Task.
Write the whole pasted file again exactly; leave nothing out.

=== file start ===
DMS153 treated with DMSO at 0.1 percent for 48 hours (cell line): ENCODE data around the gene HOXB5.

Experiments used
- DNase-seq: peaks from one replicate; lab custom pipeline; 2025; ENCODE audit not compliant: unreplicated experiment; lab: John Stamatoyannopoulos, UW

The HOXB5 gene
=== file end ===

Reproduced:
DMS153 treated with DMSO at 0.1 percent for 48 hours (cell line): ENCODE data around the gene HOXB5.

Experiments used
- DNase-seq: peaks from one replicate; lab custom pipeline; 2025; ENCODE audit not compliant: unreplicated experiment; lab: John Stamatoyannopoulos, UW

The HOXB5 gene